As for this being...

      The cost of energy is increasing because of the reliance on fossil fuels and the role Russia plays in the extraction. The cost of this "green crap" is lower than in most cases than continuing to fuel these power stations. It's only morons like yourself who haven't got the memo yet that force us to continue to look for alternative sources of fossil fuels rather than making the wholesale switch.
      As for this being the choice of eco-zealots I'm not sure you read the article. Or if you have that you're able to understand what it's saying. The whole point of the article is that it does seemingly nothing. Only non-connecting traffic to a small number of locations is covered and nothing from AFs main hub.
      Truthfully a more effective solution to remove flights from the air would've been to ban the connecting flights and made it so that the onward connection is via railway to the next city. So a USA to Lyon flight would have you leaving the airport and taking the TGV from Paris to Lyon. Of course this would've been seen as untenable by AF as Lufthansa, KLM, BA and others would've taken all of the demand instead for connecting flights and so here were are with a solution that does very little.

    2. Bob Guest

      "Only non-connecting traffic to a small number of locations is covered"

      Wrong!

      There is a lot of connecting traffic to the long-haul flights to the overseas départements of France from ORY when the flight is by Air France.

      So now Air France pays you the taxi at Massy-Palaisau train station to get to Orly airport.
      If the taxi is electric, maybe there is some "ecological" gain, if it is a 'oil' powered taxi: where is the gain?

    3. snic Guest

      Yup, I laugh. While drought and wildfires burn up the west, and hurricanes and floods drown the southeast, I cackle with glee.

      Not that this French law is going to have any effect. But at least we should agree that we need to do something about climate change.

    4. platy Guest

      @ David

      Didn't you get the memo....huge corporations who are major players in the fossil fuel industries are already leading change regardless of government. Australian giant mining company BHP has been shifting away from coal (I know this because I have worked for them as a consultant). UK company BP was already retiring its oil / gas exploration before the Russian invasion of Ukraine (I know this because my best friend has worked for them...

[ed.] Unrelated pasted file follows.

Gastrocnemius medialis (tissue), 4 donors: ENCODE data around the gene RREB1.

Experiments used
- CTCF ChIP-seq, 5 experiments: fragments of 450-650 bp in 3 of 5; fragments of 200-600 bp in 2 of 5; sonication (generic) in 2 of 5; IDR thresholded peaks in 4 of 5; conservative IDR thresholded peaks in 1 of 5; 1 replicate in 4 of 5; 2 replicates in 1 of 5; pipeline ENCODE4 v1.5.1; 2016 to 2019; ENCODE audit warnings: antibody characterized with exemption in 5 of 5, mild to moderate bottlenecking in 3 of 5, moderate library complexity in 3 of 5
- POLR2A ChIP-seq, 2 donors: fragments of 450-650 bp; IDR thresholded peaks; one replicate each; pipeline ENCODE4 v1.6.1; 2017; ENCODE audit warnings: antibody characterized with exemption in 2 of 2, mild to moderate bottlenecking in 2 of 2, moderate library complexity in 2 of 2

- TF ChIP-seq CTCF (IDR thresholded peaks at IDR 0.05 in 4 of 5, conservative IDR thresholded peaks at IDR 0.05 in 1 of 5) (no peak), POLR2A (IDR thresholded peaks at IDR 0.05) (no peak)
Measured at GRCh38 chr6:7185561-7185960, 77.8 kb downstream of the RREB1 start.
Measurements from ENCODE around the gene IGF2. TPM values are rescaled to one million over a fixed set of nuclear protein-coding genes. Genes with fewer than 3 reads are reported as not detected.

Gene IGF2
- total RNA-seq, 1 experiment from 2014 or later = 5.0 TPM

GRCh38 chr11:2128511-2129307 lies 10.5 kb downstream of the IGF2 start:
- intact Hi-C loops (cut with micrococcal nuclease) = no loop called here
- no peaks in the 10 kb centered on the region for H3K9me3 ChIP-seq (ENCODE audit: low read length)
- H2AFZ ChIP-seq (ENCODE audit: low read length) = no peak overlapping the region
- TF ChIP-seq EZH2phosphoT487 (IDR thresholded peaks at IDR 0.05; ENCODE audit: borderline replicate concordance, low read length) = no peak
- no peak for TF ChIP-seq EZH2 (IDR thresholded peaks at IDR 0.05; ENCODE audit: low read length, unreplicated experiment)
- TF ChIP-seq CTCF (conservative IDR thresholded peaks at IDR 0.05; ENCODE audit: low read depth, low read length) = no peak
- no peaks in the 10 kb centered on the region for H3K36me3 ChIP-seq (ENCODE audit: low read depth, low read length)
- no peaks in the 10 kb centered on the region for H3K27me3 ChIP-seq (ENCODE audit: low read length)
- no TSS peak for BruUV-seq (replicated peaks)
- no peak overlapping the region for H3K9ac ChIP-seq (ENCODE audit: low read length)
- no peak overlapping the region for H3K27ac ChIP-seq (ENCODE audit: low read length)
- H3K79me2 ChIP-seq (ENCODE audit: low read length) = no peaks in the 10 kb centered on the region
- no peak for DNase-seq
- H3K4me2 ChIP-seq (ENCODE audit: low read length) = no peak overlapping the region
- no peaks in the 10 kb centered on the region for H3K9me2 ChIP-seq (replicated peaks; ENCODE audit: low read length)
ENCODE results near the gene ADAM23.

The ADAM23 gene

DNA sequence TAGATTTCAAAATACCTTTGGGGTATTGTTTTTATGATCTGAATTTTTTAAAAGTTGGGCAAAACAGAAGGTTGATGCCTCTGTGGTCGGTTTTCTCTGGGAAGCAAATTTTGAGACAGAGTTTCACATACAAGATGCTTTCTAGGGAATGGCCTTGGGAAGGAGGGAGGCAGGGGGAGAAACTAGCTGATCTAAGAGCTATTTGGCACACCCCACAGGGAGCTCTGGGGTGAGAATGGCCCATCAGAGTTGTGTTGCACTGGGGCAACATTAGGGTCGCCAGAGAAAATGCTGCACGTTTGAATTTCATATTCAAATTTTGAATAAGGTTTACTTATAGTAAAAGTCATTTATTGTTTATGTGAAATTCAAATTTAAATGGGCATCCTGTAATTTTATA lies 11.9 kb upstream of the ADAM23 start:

@ David

      Didn't you get the memo....huge corporations who are major players in the fossil fuel industries are already leading change regardless of government. Australian giant mining company BHP has been shifting away from coal (I know this because I have worked for them as a consultant). UK company BP was already retiring its oil / gas exploration before the Russian invasion of Ukraine (I know this because my best friend has worked for them at a very senior level for decades and just had to quit the Moscow / Russian operations).

      I laugh at people who are in denial because they are ignorant, they make stupid remarks without any education or experience in a relevant field.

      I laugh at people who attempt to pass off environmental responsibility as a "green religion" because they are pathetically irresponsible and selfishly clutch at excuses when they can't bothered to change and respect their community and environment.

      I laugh at people who make hysterical accusations about the impacts of change, because they lack the intelligence to mount a reasoned argument.

      No doubt the USA will once again fail to be a world leader in tackling environmental responsibility and climate change, just as it failed to tackle COVID.

      And the reason it will fail will be the dumb folk just like you who refuse to accept reality.

    5. FlyerDon Guest

      Tesla is opening its second assembly line in Austin. Demand is so high you have to wait months to receive your car. Tesla is worth more than GM, Ford and Chrysler combined. Eco-zealots, as you call them, are leading us away from fossil fuels and creating more jobs and more wealth than coal mines and oil wells ever will. Don’t be afraid of change. I promise you clean air and water won’t hurt you.

  12. Icarus Guest

    Makes sense for connections. Many communities in France are however, not that well served

  13. Jeffrey Chang Guest

    IF French rail travel is so superior in terms of comfort, punctuality, and cleanliness then the market should have already rendered such air routes extinct. In my opinion, this is done to put more power in the French rail unions increasing their stranglehold on transit.

    1. Eskimo Guest

      Shinkansen is so superior in terms of comfort, punctuality, and cleanliness.
      Air routes are still alive and well.

      You think too much about the unions. It's just some politicians are out of touch of reality.